With the news last week that Target is leaving the Canadian market (with billions of dollars in losses), many people are wondering what went wrong. According to Fortune Magazine, the biggest problem was that Canadian Target stores failed to replicate the American Target shopping experience. But Target isn’t the only retailer that blew international expansion. Here are some other international expansions that didn’t go as planned.
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Target – Canada
Target entered the Canadian market with more than a hundred stores just two years ago. After widespread consumer disappointment and massive losses, Target announced that it was closing all of its Canadian stores.
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Walmart – Germany
According to the Graziadio Business Review, Walmart expanded into Germany in 1988 with 88 stores. The company closed its doors in 2006 and took a $1 billion write-off. There were many reasons for the failure including tough competition, customer loyalty and cultural differences. Some shoppers thought the perky clerks were too flirty.
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Walmart – South Korea
Walmart's expansion into South Korea didn't go very well either. They opened 16 stores in 1988 and sold them off in 2006. Graziadio Business Review says the retailer failed to note the differences between the American and South Korean markets, including shelf height and the presentation of fresh fish.
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Carrefour – Thailand
Carrefour is one of the largest retailers in France (and the world), but it still had difficulties expanding into Asia. After a disappointing performance in Thailand, it shuttered all 31 of its stores in November 2010.
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Carrefour – Malaysia
In 2012, after disappointing earnings, Carrefour sold all of its Malaysian stores to the retailer Aeon Group. Since then, all the stores have been re-branded and Carrefour is but a memory.
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Carrefour – Russia
The company faced another failure in Russia where in gave up on two stores just four months after opening them.
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Carrefour – USA
It's a wonder that Carrefour tries expanding at all. It opened a couple of stores in the United States, but found that they were unable to get a toehold in the market. Both stores closed in 1994.
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Best Buy – China
Breaking into the Chinese market isn't easy, as the US electronic retailer Best Buy recently discovered. According to Graziadio Business Review, Best Buy's bright, clean stores just didn't work. Chinese buyers continued to flock to the small, cramped retailers they always had - mainly because the prices were cheaper.
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Best Buy – China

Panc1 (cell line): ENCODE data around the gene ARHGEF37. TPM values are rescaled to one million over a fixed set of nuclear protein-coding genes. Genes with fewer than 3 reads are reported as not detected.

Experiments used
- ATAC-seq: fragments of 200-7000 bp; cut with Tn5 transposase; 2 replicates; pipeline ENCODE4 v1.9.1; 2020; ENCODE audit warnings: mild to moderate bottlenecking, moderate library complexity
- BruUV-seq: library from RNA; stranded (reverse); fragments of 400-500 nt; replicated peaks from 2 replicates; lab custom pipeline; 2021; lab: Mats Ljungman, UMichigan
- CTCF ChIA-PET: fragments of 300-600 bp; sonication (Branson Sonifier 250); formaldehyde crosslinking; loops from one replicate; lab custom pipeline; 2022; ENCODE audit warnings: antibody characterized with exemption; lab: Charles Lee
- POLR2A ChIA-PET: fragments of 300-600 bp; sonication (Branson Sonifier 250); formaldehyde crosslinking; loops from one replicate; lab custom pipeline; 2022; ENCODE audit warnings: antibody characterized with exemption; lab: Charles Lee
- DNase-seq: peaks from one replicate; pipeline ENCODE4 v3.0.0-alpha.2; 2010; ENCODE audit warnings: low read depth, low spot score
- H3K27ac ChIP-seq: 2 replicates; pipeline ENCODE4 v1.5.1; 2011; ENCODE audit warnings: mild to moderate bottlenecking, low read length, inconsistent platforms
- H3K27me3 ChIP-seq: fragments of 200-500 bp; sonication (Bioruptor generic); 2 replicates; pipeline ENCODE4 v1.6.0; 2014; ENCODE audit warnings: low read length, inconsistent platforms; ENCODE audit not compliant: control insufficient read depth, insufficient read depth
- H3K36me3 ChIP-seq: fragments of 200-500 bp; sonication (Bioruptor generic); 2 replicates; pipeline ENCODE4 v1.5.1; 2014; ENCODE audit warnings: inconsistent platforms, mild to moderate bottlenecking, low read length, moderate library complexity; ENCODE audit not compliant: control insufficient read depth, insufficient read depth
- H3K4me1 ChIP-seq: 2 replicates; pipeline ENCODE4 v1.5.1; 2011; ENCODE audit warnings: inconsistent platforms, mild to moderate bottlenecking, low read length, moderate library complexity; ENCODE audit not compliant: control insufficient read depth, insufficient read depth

The result? The company closed all of their Best Buy branded stores in 2011. However, Best Buy did acquire the Jiangsu Five Star Appliance chain - allowing it to remain in the Chinese market.
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Tesco – USA
The British grocery store and retail chain Tesco has expanded into a number of markets over the years – but not all of them have been successful. The company tried to enter the United States under the banner 'Fresh and Easy' but, according to Graziadio Business Review, Tesco's timing was bad - right in the middle of the 2007 economic downturn. The BBC reported that the stores never made a profit and in 2013 Tesco announced it was leaving the US market at a cost of 1.2 billion pounds.
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Starbucks – Australia
At one time, Starbucks could do no wrong. But then the company started closing unprofitable stores when economic times got tough. In Australia, they closed the majority of their stores in 2008. The losses continued and in 2014 the remaining stores were sold off – although the new owners will retain the Starbucks branding and try to turn things around.
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Starbucks – Israel
In 2001, Starbucks opened several coffee shops in Israel. But facing stiff competition, the chain decided to close all of its locations in 2003.
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Marks & Spencer – Canada
The British retailer opened its first Canadian store in 1973. At its peak, Marks & Spencer had nearly 50 stores in Canada – but they still failed to resonate with Canadian shoppers in a big way. The company kept losing money and eventually gave up, closing all of its Canadian stores in 1999.
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Sears – Canada
Last October, the American retailer Sears sold off most of its stake in Sears Canada. The chain has 196 corporate stores in Canada, but for how long? Even before Sears Canada was sold off, the company made plans to close several stores and lay off hundreds of workers.